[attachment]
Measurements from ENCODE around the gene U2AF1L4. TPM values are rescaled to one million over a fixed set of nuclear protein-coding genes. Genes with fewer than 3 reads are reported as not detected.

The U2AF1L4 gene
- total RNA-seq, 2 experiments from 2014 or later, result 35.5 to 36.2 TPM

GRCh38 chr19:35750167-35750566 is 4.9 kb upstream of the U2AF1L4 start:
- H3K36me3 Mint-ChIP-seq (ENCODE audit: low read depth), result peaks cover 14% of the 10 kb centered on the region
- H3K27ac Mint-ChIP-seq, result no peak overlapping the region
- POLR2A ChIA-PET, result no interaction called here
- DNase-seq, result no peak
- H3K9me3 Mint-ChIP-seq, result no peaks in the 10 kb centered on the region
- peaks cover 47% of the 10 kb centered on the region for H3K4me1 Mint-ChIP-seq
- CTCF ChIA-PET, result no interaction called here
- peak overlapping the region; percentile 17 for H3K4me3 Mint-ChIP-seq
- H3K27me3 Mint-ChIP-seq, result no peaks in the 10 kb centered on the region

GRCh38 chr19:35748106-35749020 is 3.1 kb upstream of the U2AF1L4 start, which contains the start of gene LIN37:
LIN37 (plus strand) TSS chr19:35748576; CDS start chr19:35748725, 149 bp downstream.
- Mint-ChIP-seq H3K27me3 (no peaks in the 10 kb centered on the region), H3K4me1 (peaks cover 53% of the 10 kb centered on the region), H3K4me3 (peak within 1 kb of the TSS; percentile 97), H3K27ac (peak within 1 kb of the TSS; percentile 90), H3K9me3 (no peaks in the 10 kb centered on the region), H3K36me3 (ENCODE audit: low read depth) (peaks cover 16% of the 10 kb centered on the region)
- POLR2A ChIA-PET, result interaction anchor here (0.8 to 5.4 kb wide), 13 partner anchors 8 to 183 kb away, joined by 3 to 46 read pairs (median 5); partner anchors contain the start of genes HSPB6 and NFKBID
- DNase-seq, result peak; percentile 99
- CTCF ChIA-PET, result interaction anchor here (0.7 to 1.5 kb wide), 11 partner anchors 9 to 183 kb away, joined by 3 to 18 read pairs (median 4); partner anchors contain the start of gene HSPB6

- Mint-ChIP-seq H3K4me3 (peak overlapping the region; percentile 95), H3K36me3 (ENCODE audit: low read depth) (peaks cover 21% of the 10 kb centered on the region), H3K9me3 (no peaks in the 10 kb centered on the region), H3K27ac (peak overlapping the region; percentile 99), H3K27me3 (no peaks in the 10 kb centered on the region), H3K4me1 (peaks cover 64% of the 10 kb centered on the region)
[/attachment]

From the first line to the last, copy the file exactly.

Measurements from ENCODE around the gene U2AF1L4. TPM values are rescaled to one million over a fixed set of nuclear protein-coding genes. Genes with fewer than 3 reads are reported as not detected.

The U2AF1L4 gene
- total RNA-seq, 2 experiments from 2014 or later, result 35.5 to 36.2 TPM

GRCh38 chr19:35750167-35750566 is 4.9 kb upstream of the U2AF1L4 start:
- H3K36me3 Mint-ChIP-seq (ENCODE audit: low read depth), result peaks cover 14% of the 10 kb centered on the region
- H3K27ac Mint-ChIP-seq, result no peak overlapping the region
- POLR2A ChIA-PET, result no interaction called here
- DNase-seq, result no peak
- H3K9me3 Mint-ChIP-seq, result no peaks in the 10 kb centered on the region
- peaks cover 47% of the 10 kb centered on the region for H3K4me1 Mint-ChIP-seq
- CTCF ChIA-PET, result no interaction called here
- peak overlapping the region; percentile 17 for H3K4me3 Mint-ChIP-seq
- H3K27me3 Mint-ChIP-seq, result no peaks in the 10 kb centered on the region

GRCh38 chr19:35748106-35749020 is 3.1 kb upstream of the U2AF1L4 start, which contains the start of gene LIN37:
LIN37 (plus strand) TSS chr19:35748576; CDS start chr19:35748725, 149 bp downstream.
- Mint-ChIP-seq H3K27me3 (no peaks in the 10 kb centered on the region), H3K4me1 (peaks cover 53% of the 10 kb centered on the region), H3K4me3 (peak within 1 kb of the TSS; percentile 97), H3K27ac (peak within 1 kb of the TSS; percentile 90), H3K9me3 (no peaks in the 10 kb centered on the region), H3K36me3 (ENCODE audit: low read depth) (peaks cover 16% of the 10 kb centered on the region)
- POLR2A ChIA-PET, result interaction anchor here (0.8 to 5.4 kb wide), 13 partner anchors 8 to 183 kb away, joined by 3 to 46 read pairs (median 5); partner anchors contain the start of genes HSPB6 and NFKBID
- DNase-seq, result peak; percentile 99
- CTCF ChIA-PET, result interaction anchor here (0.7 to 1.5 kb wide), 11 partner anchors 9 to 183 kb away, joined by 3 to 18 read pairs (median 4); partner anchors contain the start of gene HSPB6

- Mint-ChIP-seq H3K4me3 (peak overlapping the region; percentile 95), H3K36me3 (ENCODE audit: low read depth) (peaks cover 21% of the 10 kb centered on the region), H3K9me3 (no peaks in the 10 kb centered on the region), H3K27ac (peak overlapping the region; percentile 99), H3K27me3 (no peaks in the 10 kb centered on the region), H3K4me1 (peaks cover 64% of the 10 kb centered on the region)